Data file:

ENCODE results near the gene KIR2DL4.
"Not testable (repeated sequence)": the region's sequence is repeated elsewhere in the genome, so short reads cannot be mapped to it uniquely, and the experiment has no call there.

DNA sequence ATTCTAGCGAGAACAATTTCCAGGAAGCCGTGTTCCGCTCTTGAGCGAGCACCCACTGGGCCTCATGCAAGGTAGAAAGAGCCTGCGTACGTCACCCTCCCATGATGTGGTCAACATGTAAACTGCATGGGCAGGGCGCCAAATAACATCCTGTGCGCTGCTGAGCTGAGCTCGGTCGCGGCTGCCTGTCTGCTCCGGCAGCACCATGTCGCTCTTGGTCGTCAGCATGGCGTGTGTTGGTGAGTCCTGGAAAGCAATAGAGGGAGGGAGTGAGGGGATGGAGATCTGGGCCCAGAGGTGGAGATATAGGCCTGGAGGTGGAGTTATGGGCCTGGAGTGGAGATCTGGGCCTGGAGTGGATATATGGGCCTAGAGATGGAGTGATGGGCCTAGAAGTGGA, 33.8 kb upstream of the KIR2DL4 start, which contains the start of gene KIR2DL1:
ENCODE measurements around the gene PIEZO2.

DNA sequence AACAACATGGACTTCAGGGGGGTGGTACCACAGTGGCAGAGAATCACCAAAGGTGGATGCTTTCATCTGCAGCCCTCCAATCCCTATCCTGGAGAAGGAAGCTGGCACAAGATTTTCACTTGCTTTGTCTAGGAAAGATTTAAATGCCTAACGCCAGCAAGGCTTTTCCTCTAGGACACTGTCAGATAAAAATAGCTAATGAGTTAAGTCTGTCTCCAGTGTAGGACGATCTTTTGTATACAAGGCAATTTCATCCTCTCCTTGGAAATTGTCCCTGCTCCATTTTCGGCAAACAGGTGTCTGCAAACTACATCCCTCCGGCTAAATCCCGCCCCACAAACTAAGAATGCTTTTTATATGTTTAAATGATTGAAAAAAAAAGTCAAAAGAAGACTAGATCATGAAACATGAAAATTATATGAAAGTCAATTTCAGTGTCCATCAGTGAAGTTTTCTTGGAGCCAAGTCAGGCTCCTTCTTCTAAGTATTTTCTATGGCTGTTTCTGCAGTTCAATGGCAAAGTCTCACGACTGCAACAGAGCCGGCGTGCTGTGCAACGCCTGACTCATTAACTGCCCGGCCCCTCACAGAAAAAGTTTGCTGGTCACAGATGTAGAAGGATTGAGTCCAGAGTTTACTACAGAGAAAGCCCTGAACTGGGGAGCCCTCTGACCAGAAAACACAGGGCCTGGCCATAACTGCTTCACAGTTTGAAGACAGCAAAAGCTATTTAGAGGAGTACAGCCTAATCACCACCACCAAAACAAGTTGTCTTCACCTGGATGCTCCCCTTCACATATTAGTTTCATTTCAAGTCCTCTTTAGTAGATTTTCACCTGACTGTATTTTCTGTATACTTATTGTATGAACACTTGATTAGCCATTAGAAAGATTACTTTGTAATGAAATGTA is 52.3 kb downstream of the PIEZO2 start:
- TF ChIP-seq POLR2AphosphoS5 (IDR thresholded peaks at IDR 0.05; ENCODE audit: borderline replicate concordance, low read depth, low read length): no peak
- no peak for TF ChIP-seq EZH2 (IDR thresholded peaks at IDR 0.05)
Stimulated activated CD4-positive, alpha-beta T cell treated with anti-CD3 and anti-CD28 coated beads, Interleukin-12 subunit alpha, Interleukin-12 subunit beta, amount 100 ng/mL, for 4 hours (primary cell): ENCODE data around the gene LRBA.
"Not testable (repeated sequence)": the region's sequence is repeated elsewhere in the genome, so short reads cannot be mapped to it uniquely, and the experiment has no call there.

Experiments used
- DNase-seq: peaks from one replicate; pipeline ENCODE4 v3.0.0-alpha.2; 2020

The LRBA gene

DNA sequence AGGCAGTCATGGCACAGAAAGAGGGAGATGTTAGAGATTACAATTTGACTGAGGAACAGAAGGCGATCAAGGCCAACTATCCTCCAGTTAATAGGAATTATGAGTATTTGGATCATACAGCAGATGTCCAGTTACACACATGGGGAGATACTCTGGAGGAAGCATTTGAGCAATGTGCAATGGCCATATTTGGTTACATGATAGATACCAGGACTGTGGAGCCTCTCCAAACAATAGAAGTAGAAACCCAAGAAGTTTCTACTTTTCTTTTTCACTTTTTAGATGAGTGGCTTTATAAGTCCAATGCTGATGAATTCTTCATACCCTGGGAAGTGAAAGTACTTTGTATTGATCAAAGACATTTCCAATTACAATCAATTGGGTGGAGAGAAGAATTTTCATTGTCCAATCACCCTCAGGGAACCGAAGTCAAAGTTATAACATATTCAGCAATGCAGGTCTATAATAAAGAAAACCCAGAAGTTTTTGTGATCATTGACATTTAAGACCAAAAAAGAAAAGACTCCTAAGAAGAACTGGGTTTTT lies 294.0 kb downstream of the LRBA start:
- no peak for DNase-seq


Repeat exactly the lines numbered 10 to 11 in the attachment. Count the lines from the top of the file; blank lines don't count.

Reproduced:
Experiments used
- DNase-seq: peaks from one replicate; pipeline ENCODE4 v3.0.0-alpha.2; 2020